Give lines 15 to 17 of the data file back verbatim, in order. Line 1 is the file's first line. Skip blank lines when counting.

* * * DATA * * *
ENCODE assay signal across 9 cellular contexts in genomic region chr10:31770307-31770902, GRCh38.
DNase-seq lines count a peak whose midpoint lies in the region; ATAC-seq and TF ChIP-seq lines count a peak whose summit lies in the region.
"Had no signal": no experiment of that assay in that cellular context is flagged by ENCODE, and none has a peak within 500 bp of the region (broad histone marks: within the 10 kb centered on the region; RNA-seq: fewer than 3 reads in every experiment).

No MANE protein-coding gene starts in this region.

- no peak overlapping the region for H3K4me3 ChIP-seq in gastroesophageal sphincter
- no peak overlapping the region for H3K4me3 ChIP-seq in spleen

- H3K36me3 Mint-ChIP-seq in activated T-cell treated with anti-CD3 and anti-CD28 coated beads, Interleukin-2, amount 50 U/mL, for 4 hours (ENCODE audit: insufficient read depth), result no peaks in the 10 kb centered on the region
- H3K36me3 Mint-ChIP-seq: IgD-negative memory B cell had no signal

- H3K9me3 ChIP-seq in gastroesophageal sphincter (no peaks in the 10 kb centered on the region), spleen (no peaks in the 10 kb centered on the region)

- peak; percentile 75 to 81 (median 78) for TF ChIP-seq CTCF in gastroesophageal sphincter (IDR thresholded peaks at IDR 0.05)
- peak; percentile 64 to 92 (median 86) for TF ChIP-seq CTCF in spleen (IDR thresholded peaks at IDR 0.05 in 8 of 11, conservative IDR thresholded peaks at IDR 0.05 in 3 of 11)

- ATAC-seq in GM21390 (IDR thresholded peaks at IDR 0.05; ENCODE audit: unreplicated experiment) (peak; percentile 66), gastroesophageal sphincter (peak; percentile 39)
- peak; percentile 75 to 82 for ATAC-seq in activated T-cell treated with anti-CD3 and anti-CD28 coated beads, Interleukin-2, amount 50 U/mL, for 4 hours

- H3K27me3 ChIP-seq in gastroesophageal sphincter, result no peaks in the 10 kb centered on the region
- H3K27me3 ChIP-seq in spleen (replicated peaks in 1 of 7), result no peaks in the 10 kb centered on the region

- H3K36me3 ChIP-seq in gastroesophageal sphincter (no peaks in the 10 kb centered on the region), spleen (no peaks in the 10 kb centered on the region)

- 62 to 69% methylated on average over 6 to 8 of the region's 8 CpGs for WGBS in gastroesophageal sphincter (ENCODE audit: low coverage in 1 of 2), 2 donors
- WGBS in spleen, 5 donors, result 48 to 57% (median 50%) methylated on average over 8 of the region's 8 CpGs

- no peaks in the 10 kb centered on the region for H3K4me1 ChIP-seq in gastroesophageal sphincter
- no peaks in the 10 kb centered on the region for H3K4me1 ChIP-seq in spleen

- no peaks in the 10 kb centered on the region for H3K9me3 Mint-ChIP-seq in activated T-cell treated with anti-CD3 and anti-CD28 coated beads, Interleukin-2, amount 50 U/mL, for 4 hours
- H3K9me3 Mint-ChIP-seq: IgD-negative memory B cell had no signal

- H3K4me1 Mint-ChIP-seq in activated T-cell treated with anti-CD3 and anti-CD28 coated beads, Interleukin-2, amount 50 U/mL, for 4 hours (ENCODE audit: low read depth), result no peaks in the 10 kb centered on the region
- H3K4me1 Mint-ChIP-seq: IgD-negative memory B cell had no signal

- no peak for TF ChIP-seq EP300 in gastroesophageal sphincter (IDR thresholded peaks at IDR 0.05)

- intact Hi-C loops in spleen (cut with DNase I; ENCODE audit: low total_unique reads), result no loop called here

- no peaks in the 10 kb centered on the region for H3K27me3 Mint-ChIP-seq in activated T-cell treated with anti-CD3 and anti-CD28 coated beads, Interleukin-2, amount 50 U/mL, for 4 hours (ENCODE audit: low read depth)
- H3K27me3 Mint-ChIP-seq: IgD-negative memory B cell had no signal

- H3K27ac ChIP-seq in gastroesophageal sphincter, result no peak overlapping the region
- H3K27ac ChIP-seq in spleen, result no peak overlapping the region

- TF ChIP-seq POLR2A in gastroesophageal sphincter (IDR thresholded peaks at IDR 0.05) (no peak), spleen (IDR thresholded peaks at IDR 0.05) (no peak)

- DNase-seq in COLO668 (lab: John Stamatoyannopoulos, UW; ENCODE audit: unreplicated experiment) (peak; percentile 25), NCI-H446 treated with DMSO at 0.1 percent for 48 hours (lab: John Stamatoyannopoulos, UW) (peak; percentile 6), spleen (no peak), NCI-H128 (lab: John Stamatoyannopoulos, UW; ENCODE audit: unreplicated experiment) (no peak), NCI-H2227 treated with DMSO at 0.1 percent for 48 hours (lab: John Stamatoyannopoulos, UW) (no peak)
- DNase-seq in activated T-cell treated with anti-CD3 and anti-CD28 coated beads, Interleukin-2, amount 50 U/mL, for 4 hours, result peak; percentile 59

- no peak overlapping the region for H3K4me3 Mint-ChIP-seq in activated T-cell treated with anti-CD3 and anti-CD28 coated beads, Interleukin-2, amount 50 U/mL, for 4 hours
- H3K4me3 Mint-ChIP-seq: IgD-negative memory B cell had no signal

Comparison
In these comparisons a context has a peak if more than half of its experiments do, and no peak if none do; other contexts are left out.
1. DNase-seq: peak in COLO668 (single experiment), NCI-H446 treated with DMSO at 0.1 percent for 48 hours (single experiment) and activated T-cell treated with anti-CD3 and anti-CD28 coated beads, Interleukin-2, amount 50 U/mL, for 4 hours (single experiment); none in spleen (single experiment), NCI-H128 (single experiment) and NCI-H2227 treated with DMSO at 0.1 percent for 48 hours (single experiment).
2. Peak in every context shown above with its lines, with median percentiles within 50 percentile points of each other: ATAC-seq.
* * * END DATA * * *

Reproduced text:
- H3K27me3 ChIP-seq in spleen (replicated peaks in 1 of 7), result no peaks in the 10 kb centered on the region

- H3K36me3 ChIP-seq in gastroesophageal sphincter (no peaks in the 10 kb centered on the region), spleen (no peaks in the 10 kb centered on the region)

- 62 to 69% methylated on average over 6 to 8 of the region's 8 CpGs for WGBS in gastroesophageal sphincter (ENCODE audit: low coverage in 1 of 2), 2 donors